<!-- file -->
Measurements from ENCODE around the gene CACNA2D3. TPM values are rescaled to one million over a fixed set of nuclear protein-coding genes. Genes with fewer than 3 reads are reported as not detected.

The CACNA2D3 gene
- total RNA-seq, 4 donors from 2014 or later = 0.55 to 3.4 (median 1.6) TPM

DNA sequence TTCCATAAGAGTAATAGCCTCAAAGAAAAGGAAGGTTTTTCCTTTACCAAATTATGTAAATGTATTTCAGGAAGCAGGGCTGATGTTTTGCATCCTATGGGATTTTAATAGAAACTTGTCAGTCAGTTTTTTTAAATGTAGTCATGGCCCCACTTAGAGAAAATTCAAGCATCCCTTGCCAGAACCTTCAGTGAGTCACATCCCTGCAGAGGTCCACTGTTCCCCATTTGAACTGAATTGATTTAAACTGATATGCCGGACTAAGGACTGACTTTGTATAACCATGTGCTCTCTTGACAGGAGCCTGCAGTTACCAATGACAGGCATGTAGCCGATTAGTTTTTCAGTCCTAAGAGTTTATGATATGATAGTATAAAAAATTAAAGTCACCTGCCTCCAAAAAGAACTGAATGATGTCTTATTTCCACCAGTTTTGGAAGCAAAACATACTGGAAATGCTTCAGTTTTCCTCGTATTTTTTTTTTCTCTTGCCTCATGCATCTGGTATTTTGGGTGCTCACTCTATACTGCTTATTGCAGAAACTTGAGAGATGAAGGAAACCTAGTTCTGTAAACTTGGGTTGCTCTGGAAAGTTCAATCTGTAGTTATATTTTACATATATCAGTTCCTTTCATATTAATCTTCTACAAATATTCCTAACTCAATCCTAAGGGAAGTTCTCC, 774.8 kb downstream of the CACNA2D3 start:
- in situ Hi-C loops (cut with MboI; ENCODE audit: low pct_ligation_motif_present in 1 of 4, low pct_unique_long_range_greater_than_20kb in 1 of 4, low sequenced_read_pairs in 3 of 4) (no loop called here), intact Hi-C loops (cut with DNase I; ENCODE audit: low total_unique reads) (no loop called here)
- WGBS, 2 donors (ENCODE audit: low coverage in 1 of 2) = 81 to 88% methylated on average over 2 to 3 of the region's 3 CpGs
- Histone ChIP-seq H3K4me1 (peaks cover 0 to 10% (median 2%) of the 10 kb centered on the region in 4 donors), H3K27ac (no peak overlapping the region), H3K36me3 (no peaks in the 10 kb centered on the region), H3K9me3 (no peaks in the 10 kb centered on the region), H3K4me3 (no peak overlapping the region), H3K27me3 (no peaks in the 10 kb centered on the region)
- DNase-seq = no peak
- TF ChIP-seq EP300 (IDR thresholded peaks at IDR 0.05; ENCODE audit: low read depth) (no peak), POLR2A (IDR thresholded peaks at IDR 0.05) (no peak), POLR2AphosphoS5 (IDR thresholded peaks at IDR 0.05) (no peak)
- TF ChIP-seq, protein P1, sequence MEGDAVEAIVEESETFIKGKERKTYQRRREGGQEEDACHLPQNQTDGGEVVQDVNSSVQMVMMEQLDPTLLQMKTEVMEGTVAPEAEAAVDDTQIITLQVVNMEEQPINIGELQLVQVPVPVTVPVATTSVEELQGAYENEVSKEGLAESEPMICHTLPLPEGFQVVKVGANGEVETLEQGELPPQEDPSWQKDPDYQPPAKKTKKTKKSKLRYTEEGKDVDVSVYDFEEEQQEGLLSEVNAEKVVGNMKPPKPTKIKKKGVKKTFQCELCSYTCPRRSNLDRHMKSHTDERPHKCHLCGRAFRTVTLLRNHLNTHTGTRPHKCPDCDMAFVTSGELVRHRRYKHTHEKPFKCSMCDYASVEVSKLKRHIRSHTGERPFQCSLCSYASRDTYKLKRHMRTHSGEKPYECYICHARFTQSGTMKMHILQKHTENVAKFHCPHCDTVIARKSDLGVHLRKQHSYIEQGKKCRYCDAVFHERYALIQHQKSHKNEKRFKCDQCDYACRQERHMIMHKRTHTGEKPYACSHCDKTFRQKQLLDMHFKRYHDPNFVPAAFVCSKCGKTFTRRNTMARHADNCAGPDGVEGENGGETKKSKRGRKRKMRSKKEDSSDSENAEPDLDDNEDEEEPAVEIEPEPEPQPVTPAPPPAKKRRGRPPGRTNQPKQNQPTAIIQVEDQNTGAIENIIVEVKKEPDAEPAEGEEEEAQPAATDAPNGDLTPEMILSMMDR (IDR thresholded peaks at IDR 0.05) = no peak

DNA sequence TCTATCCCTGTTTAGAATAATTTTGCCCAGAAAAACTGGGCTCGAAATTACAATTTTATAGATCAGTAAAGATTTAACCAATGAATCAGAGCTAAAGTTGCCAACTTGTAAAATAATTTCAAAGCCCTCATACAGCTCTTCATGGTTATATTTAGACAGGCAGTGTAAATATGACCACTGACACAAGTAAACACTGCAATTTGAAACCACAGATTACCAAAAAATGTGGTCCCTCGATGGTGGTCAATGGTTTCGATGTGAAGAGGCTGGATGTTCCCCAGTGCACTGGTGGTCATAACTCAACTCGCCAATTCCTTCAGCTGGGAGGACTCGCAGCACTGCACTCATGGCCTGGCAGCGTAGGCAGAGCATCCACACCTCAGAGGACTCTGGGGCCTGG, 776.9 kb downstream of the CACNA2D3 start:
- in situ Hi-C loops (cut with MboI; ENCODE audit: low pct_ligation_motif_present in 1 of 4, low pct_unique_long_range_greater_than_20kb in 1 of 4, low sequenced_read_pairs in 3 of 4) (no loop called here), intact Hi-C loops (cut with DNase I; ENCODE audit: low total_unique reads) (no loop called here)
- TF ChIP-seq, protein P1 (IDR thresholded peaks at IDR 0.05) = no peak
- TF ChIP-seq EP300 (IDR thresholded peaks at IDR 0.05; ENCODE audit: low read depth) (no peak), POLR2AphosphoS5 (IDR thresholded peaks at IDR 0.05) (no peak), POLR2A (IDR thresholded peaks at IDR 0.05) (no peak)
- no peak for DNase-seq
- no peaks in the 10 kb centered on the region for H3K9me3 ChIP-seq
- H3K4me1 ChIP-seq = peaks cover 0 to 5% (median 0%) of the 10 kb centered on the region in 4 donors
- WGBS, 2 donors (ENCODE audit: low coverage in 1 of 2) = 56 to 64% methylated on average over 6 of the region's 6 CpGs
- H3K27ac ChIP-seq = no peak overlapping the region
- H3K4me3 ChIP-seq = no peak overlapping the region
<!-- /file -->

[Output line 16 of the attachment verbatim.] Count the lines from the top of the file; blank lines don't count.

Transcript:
- no peaks in the 10 kb centered on the region for H3K9me3 ChIP-seq